From my point of view, I saw a large division between wealthy appearing areas and poor areas. I felt like I was either seeing a very well kept scenery or I was seeing an extremely poor area that left me feeling a bit dejected. “Low Income Neighborhoods” is how I want to refer to these poorer areas but it doesn’t really make sense to do so being that communism seeks to have an absence of social classes. I will say though, despite this absence and despite the idea of citizens being equal, from what I saw, there is still an evident division between certain citizens versus others. Lets say in terms of “privileges”.

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Of the nicer appearing areas, a place I thought was extremely beautiful, well kept, and clean was the historical center of Havana. When visiting this area, it doesn’t appear to be ran down and seems to be rather flourishing. However, something that most likely plays a factor into this, is that this is a touristy area. On the other hand, unlike this historical center, the outskirts of the city (which we had been actively driving through) appeared to be on a much different economic scale than the historical center and other well kept neighborhoods. The buildings were ran down, there seemed to be little infrastructure repairs, the interior designs of buildings seemed to be outdated and the general atmosphere appeared to have a different view than I was expecting. From my stance, I was expecting  to see Cuba as it was in the 1950s from the eyes of an American but this wasn’t the case.

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Before arriving, I failed to envision what the outskirts of the city would look like. I was simply only picturing Cuba to be the Havana I have seen in pictures, media, and movies. Though I knew the country would be behind the times and poverty would be present, I was taken by surprise when I realized just how behind the country actually is and that extreme poverty is really an issue at hand.

When explaining Cuba and trying to convey ones thoughts of the country, it is not an easy task. For an individual coming from a non communist country, Cuba is confusing. It is hard to understand how it operates the way it does. It is  difficult to explain why it is the way it is and strangely enough, the more you think about it, the more frustrating it becomes. Without saying much, I wanted to post some photos of the country that are a more visual way of representing my personal opinions and experience. Have a look below.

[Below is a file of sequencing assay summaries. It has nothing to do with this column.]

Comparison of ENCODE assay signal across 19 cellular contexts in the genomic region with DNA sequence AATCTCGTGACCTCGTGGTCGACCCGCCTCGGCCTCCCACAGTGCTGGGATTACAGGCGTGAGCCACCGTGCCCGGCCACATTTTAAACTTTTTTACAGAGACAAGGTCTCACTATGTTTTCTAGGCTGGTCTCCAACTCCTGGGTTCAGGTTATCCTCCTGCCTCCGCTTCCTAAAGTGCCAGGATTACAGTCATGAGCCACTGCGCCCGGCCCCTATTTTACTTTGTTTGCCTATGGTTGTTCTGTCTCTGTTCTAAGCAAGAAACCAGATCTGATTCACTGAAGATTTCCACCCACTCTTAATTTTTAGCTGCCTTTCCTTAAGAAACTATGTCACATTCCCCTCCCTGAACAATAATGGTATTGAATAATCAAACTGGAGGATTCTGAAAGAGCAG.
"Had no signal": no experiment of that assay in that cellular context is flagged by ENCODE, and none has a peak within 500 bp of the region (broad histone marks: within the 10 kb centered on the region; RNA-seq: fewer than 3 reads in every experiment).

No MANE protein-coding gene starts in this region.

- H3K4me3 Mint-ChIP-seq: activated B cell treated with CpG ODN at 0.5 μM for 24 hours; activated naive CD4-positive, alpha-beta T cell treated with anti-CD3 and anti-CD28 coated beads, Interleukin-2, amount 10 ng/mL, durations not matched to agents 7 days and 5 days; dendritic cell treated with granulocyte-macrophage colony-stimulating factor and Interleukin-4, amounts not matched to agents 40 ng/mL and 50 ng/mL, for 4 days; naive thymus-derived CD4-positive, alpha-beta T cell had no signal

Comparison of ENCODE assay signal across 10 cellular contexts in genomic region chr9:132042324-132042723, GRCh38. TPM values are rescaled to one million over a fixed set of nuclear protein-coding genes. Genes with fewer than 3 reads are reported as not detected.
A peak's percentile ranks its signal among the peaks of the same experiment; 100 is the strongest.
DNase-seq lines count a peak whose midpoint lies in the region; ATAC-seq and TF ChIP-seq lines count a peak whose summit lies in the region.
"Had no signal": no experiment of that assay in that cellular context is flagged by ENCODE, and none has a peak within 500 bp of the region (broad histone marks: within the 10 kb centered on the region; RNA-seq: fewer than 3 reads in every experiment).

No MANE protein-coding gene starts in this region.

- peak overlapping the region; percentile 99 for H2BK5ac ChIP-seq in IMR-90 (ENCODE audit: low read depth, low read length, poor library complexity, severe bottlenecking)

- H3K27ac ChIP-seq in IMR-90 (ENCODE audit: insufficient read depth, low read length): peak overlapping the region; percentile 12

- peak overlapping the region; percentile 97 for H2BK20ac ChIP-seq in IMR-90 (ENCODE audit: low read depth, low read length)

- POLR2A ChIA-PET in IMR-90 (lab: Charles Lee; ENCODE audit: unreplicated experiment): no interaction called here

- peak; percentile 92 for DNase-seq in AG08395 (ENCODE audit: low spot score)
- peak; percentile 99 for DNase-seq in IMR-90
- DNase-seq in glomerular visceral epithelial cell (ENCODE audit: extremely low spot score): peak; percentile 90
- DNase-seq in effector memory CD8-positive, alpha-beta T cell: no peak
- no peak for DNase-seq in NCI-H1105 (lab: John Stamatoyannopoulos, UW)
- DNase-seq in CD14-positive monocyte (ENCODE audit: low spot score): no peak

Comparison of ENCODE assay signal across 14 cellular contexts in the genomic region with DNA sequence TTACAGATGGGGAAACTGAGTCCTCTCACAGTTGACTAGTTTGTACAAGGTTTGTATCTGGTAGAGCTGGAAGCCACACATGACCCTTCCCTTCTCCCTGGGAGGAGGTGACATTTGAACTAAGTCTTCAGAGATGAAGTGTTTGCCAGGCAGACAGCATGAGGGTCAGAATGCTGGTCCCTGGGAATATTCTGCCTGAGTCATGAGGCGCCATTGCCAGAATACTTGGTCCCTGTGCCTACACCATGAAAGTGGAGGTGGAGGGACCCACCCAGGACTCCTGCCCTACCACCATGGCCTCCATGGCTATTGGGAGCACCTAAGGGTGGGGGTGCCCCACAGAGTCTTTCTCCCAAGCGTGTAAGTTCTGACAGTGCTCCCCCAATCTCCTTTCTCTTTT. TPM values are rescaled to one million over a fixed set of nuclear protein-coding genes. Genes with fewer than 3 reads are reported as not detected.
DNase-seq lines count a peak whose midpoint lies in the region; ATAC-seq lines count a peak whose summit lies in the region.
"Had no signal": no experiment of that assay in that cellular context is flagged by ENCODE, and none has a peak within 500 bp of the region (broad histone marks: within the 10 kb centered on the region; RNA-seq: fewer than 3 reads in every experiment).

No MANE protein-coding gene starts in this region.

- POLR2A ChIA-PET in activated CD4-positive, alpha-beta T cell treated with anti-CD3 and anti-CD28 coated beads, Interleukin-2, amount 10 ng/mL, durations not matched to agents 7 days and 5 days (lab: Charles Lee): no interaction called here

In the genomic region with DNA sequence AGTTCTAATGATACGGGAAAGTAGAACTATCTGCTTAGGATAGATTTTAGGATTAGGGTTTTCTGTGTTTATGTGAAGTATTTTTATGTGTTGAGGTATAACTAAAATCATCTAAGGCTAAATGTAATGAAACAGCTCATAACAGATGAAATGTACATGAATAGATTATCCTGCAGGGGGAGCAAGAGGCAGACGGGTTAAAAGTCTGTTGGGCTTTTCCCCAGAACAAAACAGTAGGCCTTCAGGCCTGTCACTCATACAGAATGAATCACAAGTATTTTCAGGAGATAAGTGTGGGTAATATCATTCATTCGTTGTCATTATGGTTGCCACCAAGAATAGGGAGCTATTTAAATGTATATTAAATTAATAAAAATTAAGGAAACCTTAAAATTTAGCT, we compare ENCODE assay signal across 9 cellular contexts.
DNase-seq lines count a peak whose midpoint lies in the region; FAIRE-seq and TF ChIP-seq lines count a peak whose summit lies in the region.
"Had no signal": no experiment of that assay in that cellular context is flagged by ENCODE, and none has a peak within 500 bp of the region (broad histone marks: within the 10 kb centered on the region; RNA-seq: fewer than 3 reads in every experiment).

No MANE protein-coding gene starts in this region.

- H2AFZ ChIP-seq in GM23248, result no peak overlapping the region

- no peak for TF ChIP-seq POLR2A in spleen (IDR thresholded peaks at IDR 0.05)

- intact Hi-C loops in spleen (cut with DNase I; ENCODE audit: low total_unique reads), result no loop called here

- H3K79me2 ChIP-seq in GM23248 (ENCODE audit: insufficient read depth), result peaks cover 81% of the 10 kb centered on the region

Division between Touristy Areas & Non Touristy Areas 

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Pictured above: Old Havana 

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Pictured above: Outskirts of Havana
Free Housing for Everyone but Does that Really Mean Equality?

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Pictured above: Proyecto Fuster 
Universidad de la Habana: Alma Mater True & Glorious? 

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Long Live the Revolution

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Pictured above: Marti Monument and Revolution Plaza

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Anti American?

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Pictured above: U.S Embassy 
Or not Anti American?

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Pictured above: Hemingway’s house (Finca La Vigia)
What the future has in store?

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Even though I can’t grasp why Cuba is the way it is, I will say, Cuba is unique. From its crystal clear blue beaches, to its revolution propaganda plastered everywhere, to it’s history, culture, diverse people, and it’s societal functions; I have never seen anything quite like it. It is quite the mystery.

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Check back for up coming post including information on our post Cuba discussions, what to bring when traveling to Cuba, and changes in Cuba since my trip and the President of the United States visit!

Sincerely, Tish